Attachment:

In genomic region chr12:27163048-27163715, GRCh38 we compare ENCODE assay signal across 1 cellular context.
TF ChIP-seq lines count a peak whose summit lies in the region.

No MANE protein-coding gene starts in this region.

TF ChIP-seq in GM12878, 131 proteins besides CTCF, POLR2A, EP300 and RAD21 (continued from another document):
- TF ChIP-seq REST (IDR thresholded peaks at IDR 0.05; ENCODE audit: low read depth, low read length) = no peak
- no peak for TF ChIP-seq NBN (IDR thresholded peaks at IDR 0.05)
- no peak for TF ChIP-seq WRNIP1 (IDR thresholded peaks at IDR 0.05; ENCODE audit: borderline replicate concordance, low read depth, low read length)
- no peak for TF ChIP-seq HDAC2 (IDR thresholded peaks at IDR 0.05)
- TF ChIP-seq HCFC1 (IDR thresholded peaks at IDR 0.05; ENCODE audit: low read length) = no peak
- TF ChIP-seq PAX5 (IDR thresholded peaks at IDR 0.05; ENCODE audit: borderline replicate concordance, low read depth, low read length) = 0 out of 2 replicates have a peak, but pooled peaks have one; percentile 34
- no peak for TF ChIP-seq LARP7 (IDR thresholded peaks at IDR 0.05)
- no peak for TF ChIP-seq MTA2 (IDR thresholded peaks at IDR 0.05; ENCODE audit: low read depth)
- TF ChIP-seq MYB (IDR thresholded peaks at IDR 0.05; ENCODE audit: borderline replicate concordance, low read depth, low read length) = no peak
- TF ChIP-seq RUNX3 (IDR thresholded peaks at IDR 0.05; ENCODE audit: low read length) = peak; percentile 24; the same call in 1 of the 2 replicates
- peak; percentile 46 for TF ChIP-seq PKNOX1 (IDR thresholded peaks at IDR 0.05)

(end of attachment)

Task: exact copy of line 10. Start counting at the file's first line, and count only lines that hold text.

- TF ChIP-seq PAX5 (IDR thresholded peaks at IDR 0.05; ENCODE audit: borderline replicate concordance, low read depth, low read length) = 0 out of 2 replicates have a peak, but pooled peaks have one; percentile 34